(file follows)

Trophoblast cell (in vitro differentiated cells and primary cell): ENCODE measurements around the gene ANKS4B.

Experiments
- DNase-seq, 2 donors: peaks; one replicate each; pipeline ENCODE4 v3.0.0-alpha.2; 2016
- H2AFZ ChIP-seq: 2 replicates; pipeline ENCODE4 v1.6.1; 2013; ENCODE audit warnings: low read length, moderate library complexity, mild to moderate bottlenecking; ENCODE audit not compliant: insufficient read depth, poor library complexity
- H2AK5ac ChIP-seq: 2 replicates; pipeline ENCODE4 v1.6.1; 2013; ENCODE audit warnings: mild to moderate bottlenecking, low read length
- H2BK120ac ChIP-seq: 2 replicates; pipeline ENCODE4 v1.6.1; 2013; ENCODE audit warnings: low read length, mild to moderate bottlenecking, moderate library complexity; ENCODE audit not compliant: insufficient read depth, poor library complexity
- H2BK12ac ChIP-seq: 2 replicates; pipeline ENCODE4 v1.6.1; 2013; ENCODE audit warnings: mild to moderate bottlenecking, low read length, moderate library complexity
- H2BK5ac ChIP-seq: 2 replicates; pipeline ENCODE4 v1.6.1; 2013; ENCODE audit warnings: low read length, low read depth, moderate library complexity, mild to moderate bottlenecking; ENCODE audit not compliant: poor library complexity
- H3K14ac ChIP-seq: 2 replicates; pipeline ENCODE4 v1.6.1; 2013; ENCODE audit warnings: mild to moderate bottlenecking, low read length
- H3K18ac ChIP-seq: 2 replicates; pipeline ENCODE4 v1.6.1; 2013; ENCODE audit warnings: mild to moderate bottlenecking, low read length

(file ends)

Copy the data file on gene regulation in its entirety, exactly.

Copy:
Trophoblast cell (in vitro differentiated cells and primary cell): ENCODE measurements around the gene ANKS4B.

Experiments
- DNase-seq, 2 donors: peaks; one replicate each; pipeline ENCODE4 v3.0.0-alpha.2; 2016
- H2AFZ ChIP-seq: 2 replicates; pipeline ENCODE4 v1.6.1; 2013; ENCODE audit warnings: low read length, moderate library complexity, mild to moderate bottlenecking; ENCODE audit not compliant: insufficient read depth, poor library complexity
- H2AK5ac ChIP-seq: 2 replicates; pipeline ENCODE4 v1.6.1; 2013; ENCODE audit warnings: mild to moderate bottlenecking, low read length
- H2BK120ac ChIP-seq: 2 replicates; pipeline ENCODE4 v1.6.1; 2013; ENCODE audit warnings: low read length, mild to moderate bottlenecking, moderate library complexity; ENCODE audit not compliant: insufficient read depth, poor library complexity
- H2BK12ac ChIP-seq: 2 replicates; pipeline ENCODE4 v1.6.1; 2013; ENCODE audit warnings: mild to moderate bottlenecking, low read length, moderate library complexity
- H2BK5ac ChIP-seq: 2 replicates; pipeline ENCODE4 v1.6.1; 2013; ENCODE audit warnings: low read length, low read depth, moderate library complexity, mild to moderate bottlenecking; ENCODE audit not compliant: poor library complexity
- H3K14ac ChIP-seq: 2 replicates; pipeline ENCODE4 v1.6.1; 2013; ENCODE audit warnings: mild to moderate bottlenecking, low read length
- H3K18ac ChIP-seq: 2 replicates; pipeline ENCODE4 v1.6.1; 2013; ENCODE audit warnings: mild to moderate bottlenecking, low read length